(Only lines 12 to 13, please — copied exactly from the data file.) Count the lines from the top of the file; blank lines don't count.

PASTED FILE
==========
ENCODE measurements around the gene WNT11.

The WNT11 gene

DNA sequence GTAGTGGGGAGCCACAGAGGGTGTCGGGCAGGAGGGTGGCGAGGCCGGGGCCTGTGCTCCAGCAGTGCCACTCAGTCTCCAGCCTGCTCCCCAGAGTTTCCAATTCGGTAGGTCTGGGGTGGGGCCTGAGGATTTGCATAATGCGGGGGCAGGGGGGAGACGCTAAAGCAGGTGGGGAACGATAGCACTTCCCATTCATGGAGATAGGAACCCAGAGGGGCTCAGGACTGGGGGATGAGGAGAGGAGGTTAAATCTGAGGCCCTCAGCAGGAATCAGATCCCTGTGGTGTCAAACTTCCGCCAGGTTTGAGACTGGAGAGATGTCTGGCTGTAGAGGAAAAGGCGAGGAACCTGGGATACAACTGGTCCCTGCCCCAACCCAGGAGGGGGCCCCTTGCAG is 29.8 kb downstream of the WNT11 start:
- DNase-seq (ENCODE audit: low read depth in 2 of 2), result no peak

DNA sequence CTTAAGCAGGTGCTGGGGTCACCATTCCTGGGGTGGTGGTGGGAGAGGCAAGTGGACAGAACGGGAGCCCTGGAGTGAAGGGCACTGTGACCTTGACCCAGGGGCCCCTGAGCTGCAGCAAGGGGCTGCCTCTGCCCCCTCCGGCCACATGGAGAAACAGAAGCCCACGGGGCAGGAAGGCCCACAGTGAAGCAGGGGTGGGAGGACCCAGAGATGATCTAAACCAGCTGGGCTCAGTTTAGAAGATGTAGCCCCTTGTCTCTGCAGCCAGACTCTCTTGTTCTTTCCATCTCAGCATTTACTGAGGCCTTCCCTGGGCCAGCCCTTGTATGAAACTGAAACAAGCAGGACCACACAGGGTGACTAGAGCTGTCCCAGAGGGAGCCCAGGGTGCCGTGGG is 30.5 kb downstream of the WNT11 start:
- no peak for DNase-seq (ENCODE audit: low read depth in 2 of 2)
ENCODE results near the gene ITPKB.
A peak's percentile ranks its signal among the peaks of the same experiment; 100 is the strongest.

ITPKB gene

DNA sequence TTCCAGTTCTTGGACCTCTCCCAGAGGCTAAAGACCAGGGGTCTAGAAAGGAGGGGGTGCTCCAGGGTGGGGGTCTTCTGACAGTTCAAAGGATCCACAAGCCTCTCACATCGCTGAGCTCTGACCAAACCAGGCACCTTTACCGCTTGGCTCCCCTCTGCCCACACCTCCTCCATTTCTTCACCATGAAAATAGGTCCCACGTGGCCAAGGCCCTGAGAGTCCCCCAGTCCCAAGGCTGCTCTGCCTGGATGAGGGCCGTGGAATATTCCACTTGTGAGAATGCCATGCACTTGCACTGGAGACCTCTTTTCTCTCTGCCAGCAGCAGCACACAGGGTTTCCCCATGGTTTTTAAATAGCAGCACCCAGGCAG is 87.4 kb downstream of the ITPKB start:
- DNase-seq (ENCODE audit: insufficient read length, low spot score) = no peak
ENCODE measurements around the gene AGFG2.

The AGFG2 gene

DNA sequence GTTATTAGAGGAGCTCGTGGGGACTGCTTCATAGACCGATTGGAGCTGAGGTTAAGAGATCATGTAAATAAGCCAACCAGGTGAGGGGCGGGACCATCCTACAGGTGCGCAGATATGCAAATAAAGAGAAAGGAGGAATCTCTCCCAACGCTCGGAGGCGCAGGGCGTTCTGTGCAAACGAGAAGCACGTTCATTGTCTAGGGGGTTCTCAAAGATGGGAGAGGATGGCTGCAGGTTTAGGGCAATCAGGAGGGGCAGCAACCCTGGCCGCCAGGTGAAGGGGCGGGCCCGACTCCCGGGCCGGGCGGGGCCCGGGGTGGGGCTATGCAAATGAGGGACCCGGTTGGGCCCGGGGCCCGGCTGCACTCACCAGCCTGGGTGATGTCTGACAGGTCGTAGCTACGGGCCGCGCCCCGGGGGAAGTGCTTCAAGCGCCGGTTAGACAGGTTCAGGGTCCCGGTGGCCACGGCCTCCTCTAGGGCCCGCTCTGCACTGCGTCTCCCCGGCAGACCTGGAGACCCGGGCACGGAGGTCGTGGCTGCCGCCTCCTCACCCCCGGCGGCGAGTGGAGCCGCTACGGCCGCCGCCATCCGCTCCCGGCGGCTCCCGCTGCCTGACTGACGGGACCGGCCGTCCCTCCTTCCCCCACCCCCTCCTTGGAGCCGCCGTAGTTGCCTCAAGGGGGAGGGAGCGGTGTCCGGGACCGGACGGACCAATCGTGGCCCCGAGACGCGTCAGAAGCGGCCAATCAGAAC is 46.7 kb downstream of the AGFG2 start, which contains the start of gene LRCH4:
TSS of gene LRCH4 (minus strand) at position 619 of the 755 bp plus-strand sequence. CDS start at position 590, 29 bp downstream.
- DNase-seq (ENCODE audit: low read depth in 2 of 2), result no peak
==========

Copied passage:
ENCODE measurements around the gene AGFG2.

The AGFG2 gene